Clemens “Ardek” Wijers is best known as the keyboardist for Netherlands metal trio Carach Angren. Given the success of his 2017 debut full-length, Worlds, Wijers found it natural to follow that up. What began as a spontaneous few dozen non-album tracks would soon mark the inspiration for a potential solo release. Eventually, Wijers fleshed out a small handful of those within the collection he’d deemed most representative. The result is what would come to be known as the Parasite Twin EP.
“Machine” serves as the EP’s opener, setting an initial foundation of airy string arrangements around simple, yet impactful percussion. The guitar and bass sequences are laid down in a similarly blunt manner and are matched in intensity by complementary symphonic accentuations. I felt that Wijers’ vocal approach was a solid fit, as its shifting tonality almost emulates a machine’s succession over time – from a sporadically-used experimental project to a fiercely dominant component of society. The title track then raises the momentum, its intro assuming several swift permutations while keeping a consistent flow. Based on how the verses and chorus were laid down, I appreciated Wijers’ efforts in striving to utilize his vocals more. This song is where I began homing in on the honesty, sharpness, and, to an extent, humor, that his voice emits, and by that, it makes sense that this is the EP’s carrier single.
Moreover, the mid-point’s defining tracks of “Nightmare” and “Fucked Up” demonstrate that “Parasite Twin” is only one of the EP’s highlights. The first song features a gradual, combinative unveiling of strings, horns, and synths, bolstered by a catchy sensibility emanating from the guitars and vocals. By contrast, its successor makes primary use of beats over lyrics, shifting between a fuzz-tinged industrial groove and a spiky breakbeat. In the EP’s closing track, aptly titled “Closing In,” I can sense bits of those elements carried over in their own nuanced way. Whether intentional or not, I was also reminded of how the piano melody channels certain horror nostalgia. The amount of space around the track is apparent once the instrumentation hits a lull halfway. From there, I could further appreciate how each element regains its presence cohesively, in both the soaring acoustic solo and the punctuating chorus that eventually caps the song.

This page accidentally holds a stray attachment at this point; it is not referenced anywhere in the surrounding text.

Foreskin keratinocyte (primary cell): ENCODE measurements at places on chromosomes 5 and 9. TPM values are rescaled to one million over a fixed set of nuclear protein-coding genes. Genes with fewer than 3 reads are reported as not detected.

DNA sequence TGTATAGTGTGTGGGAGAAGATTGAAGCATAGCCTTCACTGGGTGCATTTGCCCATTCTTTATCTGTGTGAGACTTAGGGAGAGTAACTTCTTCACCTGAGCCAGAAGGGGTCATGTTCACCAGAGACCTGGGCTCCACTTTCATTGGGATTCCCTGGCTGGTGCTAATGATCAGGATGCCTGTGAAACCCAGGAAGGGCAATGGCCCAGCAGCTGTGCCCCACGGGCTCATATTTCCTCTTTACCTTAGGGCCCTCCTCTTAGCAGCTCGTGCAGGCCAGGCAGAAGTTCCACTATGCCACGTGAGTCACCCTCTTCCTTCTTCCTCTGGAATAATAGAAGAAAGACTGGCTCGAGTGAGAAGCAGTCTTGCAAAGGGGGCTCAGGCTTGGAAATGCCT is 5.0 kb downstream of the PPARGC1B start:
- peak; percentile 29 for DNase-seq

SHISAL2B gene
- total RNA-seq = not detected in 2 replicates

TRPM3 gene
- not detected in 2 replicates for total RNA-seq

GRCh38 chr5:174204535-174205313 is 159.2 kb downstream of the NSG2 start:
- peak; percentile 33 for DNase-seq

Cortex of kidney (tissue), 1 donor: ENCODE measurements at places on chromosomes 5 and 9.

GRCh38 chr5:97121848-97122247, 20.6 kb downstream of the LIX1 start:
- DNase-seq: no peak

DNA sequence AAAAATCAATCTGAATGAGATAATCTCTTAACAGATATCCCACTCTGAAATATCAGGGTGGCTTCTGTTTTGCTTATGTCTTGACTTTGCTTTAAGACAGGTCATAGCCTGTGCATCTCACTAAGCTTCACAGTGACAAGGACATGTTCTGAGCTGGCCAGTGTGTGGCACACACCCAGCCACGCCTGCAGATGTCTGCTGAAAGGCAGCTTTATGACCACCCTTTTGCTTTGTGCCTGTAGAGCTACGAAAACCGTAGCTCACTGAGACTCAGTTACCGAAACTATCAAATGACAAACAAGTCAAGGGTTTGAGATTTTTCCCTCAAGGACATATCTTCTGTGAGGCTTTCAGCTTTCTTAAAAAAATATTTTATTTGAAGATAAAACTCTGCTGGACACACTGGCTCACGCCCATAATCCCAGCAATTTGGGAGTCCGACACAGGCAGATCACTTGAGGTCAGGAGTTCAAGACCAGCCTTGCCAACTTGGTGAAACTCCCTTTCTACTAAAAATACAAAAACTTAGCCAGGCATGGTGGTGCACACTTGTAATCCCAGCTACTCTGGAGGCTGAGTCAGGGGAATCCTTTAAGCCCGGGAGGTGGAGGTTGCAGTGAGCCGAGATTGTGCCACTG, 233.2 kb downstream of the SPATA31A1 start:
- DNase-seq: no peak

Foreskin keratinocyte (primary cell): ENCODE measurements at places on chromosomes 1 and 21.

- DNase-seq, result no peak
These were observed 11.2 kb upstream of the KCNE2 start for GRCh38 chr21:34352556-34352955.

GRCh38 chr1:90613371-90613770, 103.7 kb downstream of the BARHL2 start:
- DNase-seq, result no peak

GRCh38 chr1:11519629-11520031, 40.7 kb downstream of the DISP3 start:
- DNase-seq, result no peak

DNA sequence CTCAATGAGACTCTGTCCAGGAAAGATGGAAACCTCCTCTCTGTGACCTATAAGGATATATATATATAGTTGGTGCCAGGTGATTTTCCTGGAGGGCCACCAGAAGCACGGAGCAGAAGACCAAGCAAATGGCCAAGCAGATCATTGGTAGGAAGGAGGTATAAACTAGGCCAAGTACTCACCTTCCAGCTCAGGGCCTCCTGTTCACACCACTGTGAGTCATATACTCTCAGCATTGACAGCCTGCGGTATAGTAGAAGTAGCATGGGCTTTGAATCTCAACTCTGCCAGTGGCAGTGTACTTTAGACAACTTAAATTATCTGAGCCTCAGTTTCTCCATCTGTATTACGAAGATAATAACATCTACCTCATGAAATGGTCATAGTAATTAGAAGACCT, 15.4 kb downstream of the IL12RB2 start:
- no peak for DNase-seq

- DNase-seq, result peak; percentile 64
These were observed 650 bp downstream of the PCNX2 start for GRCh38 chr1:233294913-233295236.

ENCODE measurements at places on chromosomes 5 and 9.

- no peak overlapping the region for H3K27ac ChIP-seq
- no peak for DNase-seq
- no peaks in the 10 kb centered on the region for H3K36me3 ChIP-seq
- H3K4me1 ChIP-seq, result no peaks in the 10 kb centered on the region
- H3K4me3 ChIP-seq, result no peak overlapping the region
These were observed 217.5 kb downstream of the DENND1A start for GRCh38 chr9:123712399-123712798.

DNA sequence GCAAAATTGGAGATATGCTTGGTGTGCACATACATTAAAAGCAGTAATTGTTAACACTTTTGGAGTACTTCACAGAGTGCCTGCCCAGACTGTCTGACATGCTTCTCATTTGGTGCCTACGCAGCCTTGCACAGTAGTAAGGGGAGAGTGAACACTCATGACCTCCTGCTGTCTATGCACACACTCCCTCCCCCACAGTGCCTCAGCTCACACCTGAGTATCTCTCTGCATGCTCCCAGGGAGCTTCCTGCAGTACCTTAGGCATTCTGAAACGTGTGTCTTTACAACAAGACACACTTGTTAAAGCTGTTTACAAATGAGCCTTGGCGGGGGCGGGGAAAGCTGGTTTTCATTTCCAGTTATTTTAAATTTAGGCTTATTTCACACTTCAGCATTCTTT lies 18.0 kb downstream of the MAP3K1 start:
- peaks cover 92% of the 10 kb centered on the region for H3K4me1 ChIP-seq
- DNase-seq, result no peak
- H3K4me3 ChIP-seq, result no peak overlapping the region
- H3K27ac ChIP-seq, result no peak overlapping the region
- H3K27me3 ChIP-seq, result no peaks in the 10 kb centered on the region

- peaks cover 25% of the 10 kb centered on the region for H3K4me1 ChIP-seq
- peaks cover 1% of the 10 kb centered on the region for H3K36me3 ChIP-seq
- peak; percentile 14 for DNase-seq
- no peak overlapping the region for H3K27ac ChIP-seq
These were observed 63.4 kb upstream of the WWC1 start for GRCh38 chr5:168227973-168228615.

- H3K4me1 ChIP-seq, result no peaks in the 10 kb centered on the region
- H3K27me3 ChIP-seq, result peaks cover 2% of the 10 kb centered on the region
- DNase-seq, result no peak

Overall, Parasite Twin incorporates a newly-invigorated – albeit more succinct – implementation of Clemens Wijers’ signature influence scope. Each song, despite the abstract layers in their composition, seems to carry a certain hook factor, not only instrumentally, but in shaping the EP’s general pace. Additionally, these songs serve as a telling example of Wijers’ coming to form not only as a songwriter but as a distinctive vocalist in much the same way. I look forward to hearing how Wijers grows in both his band and solo endeavors.